Hackl noted that the first lockdown in March 2020 happened at the end of Bogner’s important winter season, but the second one that went into effect in November dented this past winter’s business. Trying to take more of an international strategy is helping the company, as opposed to solely distributing in Germany, Austria and Switzerland, according to Hackl. “Then it would be really tough,” he said, adding that winter orders in the U.S. and Russia have increased compared to pre-COVID-19.
Anticipating that there would be only one lockdown, the company planned for a 30 percent decline for 2020. Even though there was a second lockdown, Bogner did slightly better, he said.
While co-CEO Schneider handles “all of the financial part” and sourcing, Hackl oversees top line, design, licensing and marketing. When the crisis struck, Schneider kept an eye on the liquidity, cash parts, logistics, processes and head-count savings, he said. With more of a how-can-we-get-out-of-this-situation focus during the lockdown, Hackl said he concentrated on safety, amping up mobile orders and other tools. Bogner invested in its online store, and is changing its front-end and back-end operations trying to develop a more unified commerce strategy.
Last month Bogner named Barbara Holzer director of brand management. Her industry experience includes runs at Toni Damenmoden GmbH, S.Oliver and Marc O’Polo. At the end of January, Bogner opened a showroom in Manhattan on Mercer Street to try to build U.S. sales.
The brand is planning to focus more on the U.S. market. Hans Feurer/Courtesy Bogner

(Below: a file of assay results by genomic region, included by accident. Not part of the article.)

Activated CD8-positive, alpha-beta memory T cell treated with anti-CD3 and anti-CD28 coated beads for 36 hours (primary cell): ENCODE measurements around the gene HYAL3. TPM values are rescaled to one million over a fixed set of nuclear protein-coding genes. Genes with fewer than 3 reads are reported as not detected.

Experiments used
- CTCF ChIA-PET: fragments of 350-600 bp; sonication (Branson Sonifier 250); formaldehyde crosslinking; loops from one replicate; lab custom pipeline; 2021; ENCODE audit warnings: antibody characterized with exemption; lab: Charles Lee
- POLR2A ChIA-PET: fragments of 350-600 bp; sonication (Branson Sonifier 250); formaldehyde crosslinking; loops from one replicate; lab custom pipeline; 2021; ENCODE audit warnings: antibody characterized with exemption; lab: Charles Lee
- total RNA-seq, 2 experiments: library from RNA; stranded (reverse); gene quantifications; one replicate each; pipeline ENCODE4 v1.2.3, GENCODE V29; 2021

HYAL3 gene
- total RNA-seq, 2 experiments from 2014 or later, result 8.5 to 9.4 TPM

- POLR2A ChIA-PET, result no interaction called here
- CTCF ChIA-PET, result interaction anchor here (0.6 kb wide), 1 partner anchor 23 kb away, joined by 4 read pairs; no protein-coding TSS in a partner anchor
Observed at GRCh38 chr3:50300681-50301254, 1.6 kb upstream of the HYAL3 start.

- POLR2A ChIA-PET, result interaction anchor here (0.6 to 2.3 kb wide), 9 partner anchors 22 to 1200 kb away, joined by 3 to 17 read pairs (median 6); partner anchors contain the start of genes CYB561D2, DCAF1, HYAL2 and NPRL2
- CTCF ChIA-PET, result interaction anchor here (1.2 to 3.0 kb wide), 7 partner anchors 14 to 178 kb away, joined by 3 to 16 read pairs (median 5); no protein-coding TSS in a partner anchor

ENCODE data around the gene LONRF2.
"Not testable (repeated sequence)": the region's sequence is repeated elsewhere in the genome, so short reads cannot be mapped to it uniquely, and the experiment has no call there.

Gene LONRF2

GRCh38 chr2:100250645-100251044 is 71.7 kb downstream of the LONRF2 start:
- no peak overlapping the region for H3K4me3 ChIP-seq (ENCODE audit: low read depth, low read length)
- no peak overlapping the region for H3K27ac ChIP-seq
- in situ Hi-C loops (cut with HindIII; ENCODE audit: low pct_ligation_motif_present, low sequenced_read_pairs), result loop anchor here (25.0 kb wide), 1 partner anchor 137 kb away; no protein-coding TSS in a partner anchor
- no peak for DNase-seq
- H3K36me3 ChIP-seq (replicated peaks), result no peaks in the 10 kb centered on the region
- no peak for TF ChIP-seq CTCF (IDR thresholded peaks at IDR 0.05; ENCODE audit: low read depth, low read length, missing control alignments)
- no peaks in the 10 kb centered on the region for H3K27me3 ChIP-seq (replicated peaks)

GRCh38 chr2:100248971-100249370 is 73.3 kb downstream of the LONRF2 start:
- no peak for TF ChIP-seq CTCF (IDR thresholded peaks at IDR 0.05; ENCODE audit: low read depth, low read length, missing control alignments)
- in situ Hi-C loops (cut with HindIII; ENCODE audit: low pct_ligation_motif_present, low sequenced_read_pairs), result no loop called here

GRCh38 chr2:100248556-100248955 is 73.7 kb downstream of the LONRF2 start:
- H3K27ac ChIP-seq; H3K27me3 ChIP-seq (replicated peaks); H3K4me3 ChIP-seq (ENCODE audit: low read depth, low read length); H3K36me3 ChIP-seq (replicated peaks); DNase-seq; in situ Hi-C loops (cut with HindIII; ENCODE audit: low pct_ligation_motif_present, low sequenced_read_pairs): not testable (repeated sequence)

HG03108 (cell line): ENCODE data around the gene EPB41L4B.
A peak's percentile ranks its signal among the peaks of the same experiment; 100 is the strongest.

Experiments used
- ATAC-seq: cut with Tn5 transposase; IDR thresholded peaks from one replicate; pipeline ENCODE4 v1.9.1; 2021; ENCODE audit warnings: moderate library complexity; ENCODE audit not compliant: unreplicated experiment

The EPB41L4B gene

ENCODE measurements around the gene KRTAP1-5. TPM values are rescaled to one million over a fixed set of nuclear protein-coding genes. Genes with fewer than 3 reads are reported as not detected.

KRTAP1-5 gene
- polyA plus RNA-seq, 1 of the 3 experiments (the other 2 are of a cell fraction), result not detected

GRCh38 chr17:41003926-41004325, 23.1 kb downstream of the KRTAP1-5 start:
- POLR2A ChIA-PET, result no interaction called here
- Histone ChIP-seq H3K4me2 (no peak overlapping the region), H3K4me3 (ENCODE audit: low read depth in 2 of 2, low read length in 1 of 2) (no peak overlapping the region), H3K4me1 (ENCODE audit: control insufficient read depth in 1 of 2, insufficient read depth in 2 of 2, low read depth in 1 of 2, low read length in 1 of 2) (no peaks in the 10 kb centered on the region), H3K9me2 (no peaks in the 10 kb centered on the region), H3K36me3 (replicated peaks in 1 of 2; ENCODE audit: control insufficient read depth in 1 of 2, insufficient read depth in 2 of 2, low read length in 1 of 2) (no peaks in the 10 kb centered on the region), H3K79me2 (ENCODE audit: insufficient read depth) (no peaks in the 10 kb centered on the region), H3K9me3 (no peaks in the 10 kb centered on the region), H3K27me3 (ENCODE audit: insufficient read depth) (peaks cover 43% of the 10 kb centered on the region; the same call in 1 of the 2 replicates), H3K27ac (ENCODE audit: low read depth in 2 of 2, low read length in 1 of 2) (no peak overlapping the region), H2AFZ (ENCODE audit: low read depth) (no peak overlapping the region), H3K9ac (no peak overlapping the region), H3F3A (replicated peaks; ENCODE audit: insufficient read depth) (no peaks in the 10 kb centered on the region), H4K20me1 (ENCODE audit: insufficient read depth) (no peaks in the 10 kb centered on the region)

There are plans for more pop-ups in the U.S., after successful ones in Toronto, Chicago and New Jersey. The approach allows for testing locations and gaining good retail customers in the U.S., said Hackl. Next winter Bogner will have distribution in four Holt Renfrew locations and at Bergdorf Goodman.
Even though the global snow sports apparel market is estimated to increase at a compound annual growth rate of 4 percent with revenues of nearly $955.8 million between 2021 and 2023, many brands are being challenged by unanticipated COVID-19-related operational costs, shipping delays and logistical problems.
Bogner is trying to expand its luxury sports fashion items. Founded in 1932 by Olympic skier Willy Bogner Sr. as an import business for skis, equipment and Norwegian knitwear, the company specialized in skiwear and evolved into other areas. Hackl said having a sports and fashion heritage is helpful, as people continue to gravitate toward sportier apparel and sports are becoming more important for them. The push to be more international will include trying to rev up sales in North America, he said.